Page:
Wed, 01 Jan 2014 00:00:00 GMThttp://hdl.handle.net/10985/89742014-01-01T00:00:00ZLOISEAU, Jean-ChristopheROBINET, Jean-ChristopheCHERUBINI, StefaniaLERICHE, EmmanuelThe linear global instability and resulting transition to turbulence induced by an isolated cylindrical roughness element of height h and diameter d immersed within an incompressible boundary layer flow along a flat plate is investigated using the joint application of direct numerical simulations and fully three-dimensional global stability analyses. For the range of parameters investigated, base flow computations show that the roughness element induces a wake composed of a central low-speed region surrounded by a three-dimensional shear layer and a pair of low- and high-speed streaks on each of its sides. Results from the global stability analyses highlight the unstable nature of the central low-speed region and its crucial importance in the laminar–turbulent transition process. It is able to sustain two different global instabilities: a sinuous and a varicose one. Each of these globally unstable modes is related to a different physical mechanism. While the varicose mode has its root in the instability of the whole three-dimensional shear layer surrounding the central low-speed region, the sinuous instability turns out to be similar to the von Kármán instability in the two-dimensional cylinder wake and has its root in the lateral shear layers of the separated zone. The aspect ratio of the roughness element plays a key role on the selection of the dominant instability: whereas the flow over thin cylindrical roughness elements transitions due to a sinuous instability of the near-wake region, for larger roughness elements the varicose instability of the central low-speed region turns out to be the dominant one. Direct numerical simulations of the flow past an aspect ratio 1 roughness element sustaining only the sinuous instability have revealed that the bifurcation occurring in this particular case is supercritical. Finally, comparison of the transition thresholds predicted by global linear stability analyses with the von Doenhoff–Braslow transition diagram provides qualitatively good agreementMinimal-energy perturbations rapidly approaching the edge state in Couette flow
http://hdl.handle.net/10985/10319
Minimal-energy perturbations rapidly approaching the edge state in Couette flow
CHERUBINI, Stefania; DE PALMA, Pietro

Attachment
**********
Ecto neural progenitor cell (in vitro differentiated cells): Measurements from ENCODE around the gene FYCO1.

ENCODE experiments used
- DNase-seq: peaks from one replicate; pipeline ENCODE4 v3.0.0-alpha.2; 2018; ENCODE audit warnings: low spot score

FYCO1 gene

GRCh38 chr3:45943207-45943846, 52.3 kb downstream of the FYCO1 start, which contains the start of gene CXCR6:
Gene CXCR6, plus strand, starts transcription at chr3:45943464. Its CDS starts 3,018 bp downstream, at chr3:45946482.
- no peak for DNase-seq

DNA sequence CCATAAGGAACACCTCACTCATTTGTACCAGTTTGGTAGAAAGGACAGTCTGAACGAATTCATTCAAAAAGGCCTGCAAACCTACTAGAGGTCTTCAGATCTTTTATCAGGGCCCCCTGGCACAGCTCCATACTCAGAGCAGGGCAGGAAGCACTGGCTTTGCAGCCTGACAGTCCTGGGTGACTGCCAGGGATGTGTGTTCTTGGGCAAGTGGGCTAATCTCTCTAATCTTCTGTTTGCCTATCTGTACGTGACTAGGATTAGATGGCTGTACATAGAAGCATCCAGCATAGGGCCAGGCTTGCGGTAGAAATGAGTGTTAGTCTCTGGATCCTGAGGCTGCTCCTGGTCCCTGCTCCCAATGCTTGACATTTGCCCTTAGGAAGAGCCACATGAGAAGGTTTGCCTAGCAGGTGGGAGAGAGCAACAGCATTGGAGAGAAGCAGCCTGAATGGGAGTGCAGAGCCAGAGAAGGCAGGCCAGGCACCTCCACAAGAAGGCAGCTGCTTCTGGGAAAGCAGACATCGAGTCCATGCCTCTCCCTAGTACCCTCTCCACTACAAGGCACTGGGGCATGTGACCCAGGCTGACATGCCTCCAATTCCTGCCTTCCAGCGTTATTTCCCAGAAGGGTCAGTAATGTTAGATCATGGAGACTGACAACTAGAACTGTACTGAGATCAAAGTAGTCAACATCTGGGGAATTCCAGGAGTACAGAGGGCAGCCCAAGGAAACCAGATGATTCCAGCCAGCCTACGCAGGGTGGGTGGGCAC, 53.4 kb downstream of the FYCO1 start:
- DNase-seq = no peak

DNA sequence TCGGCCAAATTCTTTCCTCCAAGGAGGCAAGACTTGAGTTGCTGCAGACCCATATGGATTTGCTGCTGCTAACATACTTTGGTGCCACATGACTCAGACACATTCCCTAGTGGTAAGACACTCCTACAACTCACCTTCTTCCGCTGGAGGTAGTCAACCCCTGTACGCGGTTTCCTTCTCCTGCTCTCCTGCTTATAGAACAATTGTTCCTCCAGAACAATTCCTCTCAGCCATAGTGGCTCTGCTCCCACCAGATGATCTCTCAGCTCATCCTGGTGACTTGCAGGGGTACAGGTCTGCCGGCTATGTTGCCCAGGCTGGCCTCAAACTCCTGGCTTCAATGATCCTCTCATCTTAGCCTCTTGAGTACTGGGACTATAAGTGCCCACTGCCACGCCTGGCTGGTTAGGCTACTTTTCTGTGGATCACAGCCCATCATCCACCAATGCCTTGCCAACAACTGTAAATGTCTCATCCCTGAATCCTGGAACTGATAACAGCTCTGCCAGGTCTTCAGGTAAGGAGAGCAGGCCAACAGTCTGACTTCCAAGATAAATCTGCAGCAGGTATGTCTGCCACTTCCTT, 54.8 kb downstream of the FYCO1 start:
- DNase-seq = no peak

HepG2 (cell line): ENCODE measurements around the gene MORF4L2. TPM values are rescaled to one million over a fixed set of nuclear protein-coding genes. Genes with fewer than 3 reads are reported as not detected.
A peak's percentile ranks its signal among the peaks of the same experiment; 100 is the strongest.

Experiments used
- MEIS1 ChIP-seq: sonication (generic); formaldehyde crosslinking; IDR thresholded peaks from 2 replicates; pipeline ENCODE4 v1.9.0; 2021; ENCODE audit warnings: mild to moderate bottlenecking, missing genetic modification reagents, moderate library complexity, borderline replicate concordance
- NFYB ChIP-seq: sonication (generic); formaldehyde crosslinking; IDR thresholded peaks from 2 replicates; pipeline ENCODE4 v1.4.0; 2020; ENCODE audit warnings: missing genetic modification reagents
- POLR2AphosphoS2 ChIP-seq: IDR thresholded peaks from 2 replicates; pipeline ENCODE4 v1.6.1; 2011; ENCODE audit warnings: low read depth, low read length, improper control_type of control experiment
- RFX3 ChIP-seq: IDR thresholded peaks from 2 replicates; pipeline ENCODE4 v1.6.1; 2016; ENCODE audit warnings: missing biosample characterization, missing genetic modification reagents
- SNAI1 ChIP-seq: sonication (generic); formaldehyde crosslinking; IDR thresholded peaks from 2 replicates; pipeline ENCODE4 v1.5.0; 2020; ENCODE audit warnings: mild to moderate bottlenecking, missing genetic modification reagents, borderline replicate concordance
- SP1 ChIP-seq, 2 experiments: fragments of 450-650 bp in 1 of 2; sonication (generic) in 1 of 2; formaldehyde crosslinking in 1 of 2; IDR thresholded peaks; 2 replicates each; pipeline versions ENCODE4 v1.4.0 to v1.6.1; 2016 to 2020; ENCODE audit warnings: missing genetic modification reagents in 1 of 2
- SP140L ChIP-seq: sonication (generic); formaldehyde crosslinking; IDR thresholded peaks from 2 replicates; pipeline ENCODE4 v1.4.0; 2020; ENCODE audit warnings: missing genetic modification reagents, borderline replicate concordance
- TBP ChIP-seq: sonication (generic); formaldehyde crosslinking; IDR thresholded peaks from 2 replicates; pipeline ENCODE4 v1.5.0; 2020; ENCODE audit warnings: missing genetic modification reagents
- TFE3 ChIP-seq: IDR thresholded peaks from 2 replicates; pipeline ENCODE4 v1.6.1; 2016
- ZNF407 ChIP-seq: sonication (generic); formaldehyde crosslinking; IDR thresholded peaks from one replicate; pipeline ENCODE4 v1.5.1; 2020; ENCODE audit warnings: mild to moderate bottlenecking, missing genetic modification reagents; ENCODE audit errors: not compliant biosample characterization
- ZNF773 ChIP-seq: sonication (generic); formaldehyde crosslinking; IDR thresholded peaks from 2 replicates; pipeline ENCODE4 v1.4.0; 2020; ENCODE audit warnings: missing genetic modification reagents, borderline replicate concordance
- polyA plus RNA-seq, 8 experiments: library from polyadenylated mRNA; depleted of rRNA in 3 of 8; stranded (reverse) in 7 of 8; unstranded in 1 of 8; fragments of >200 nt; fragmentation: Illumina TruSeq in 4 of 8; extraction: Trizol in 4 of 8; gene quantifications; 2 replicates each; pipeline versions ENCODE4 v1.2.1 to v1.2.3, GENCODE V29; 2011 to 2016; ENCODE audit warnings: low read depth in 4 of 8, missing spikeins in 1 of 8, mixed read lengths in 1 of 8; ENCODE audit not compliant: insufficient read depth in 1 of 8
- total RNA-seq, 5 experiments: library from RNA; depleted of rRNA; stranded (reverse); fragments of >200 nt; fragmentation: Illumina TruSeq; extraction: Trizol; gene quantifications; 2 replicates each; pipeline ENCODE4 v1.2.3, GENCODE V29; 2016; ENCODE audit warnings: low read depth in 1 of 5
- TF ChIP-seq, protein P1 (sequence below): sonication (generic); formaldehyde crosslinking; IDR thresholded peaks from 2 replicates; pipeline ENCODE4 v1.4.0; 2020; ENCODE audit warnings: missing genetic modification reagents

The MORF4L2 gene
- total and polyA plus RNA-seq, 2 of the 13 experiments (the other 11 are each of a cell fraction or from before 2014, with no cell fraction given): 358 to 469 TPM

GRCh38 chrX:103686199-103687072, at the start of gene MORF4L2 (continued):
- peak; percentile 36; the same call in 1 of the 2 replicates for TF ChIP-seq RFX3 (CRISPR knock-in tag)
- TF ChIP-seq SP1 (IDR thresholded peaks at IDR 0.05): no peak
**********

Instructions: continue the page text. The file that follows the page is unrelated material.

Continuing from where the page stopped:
Transition to turbulence in shear flows is often subcritical, thus the dynamics of the flow strongly depends on the shape and amplitude of the perturbation of the laminar state. In the state space, initial perturbations which directly relaminarize are separated from those that go through a chaotic trajectory by a hypersurface having a very small number of unstable dimensions, known as the edge of chaos. Even for the simple case of plane Couette flow in a small domain, the edge of chaos is characterized by a fractal, folded structure. Thus, the problem of determining the threshold energy to trigger subcritical transition consists in finding the states on this complex hypersurface with minimal distance (in the energy norm) from the laminar state. In this work we have investigated the minimal-energy regions of the edge of chaos, by developing a minimization method looking for the minimal-energy perturbations capable of approaching the edge state (within a prescribed tolerance) in a finite target time T. For sufficiently small target times, the value of the minimal energy has been found to vary with T following a power law, whose best fit is given by E T-1.75. For large values of T, the minimal energy achieves a constant value which corresponds to the energy of the minimal seed, namely the perturbation of minimal energy asymptotically approaching the edge state (Rabin etÂ al., J. Fluid Mech., vol. 738, 2012, R1). For T\geqslant 40, all of the symmetries of the edge state are broken and the minimal perturbation appears to be localized in space with a basic structure composed of scattered patches of streamwise velocity with inclined streamwise vortices on their flanks. Finally, we have found that minimal perturbations originate in a small low-energy zone of the state space and follow very fast similar trajectories towards the edge state. Such trajectories are very different from those of linear optimal disturbances, which need much higher initial amplitudes to approach the edge state. The time evolution of these minimal perturbations represents the most efficient path to subcritical transition for Couette flow.